J Clin Invest. 2012;122(1):153–162. doi:10.1172/JCI59660.
Copyright © 2012, American Society for Clinical Investigation
First published December 27, 2011
Received for publication September 30, 2011, and accepted in revised form November 2, 2011.
Obesity is associated with hypothalamic injury in rodents and humans
Joshua P. Thaler1,2, Chun-Xia Yi3, Ellen A. Schur2, Stephan J. Guyenet1,2, Bang H. Hwang1,2,4, Marcelo O. Dietrich5, Xiaolin Zhao1,2,6, David A. Sarruf1,2, Vitaly Izgur7, Kenneth R. Maravilla7, Hong T. Nguyen1,2, Jonathan D. Fischer1,2, Miles E. Matsen1,2, Brent E. Wisse1,2, Gregory J. Morton1,2, Tamas L. Horvath5,8, Denis G. Baskin1,2,4, Matthias H. Tschöp3 and Michael W. Schwartz1,2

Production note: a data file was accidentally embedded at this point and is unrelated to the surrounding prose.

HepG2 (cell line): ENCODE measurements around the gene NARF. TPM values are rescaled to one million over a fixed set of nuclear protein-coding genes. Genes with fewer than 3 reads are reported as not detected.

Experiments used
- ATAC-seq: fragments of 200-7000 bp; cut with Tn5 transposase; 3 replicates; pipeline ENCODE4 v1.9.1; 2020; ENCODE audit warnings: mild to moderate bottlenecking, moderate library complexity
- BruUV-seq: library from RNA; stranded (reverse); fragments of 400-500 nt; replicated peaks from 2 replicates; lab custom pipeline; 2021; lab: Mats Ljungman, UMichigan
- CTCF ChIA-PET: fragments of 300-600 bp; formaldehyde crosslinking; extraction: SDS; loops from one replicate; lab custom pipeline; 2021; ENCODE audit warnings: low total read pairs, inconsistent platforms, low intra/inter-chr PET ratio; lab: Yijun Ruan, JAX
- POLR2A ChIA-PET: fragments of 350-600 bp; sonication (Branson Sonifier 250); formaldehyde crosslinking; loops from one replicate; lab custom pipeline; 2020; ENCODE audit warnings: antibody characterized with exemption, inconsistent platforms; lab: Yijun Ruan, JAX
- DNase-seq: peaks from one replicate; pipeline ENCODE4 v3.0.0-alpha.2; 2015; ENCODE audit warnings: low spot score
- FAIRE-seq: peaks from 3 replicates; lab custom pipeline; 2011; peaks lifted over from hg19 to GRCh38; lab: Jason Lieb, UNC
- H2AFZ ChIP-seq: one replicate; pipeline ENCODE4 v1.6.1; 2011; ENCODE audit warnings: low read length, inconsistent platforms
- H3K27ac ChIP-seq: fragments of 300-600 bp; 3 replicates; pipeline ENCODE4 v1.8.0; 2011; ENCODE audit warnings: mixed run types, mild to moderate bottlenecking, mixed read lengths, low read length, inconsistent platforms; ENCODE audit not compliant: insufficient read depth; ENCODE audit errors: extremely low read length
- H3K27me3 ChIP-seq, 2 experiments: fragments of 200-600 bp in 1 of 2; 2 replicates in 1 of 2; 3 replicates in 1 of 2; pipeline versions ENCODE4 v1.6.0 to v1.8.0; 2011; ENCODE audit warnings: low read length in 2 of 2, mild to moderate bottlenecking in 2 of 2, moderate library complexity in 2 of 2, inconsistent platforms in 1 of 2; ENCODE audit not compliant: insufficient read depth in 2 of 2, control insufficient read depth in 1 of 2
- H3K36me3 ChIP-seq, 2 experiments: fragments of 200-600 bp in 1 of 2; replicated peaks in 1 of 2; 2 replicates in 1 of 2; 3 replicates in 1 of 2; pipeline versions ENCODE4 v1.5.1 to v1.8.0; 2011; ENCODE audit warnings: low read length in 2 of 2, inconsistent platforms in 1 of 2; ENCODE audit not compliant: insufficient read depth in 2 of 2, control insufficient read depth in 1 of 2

Rodent models of obesity induced by consuming high-fat diet (HFD) are characterized by inflammation both in peripheral tissues and in hypothalamic areas critical for energy homeostasis. Here we report that unlike inflammation in peripheral tissues, which develops as a consequence of obesity, hypothalamic inflammatory signaling was evident in both rats and mice within 1 to 3 days of HFD onset, prior to substantial weight gain. Furthermore, both reactive gliosis and markers suggestive of neuron injury were evident in the hypothalamic arcuate nucleus of rats and mice within the first week of HFD feeding. Although these responses temporarily subsided, suggesting that neuroprotective mechanisms may initially limit the damage, with continued HFD feeding, inflammation and gliosis returned permanently to the mediobasal hypothalamus. Consistent with these data in rodents, we found evidence of increased gliosis in the mediobasal hypothalamus of obese humans, as assessed by MRI. These findings collectively suggest that, in both humans and rodent models, obesity is associated with neuronal injury in a brain area crucial for body weight control.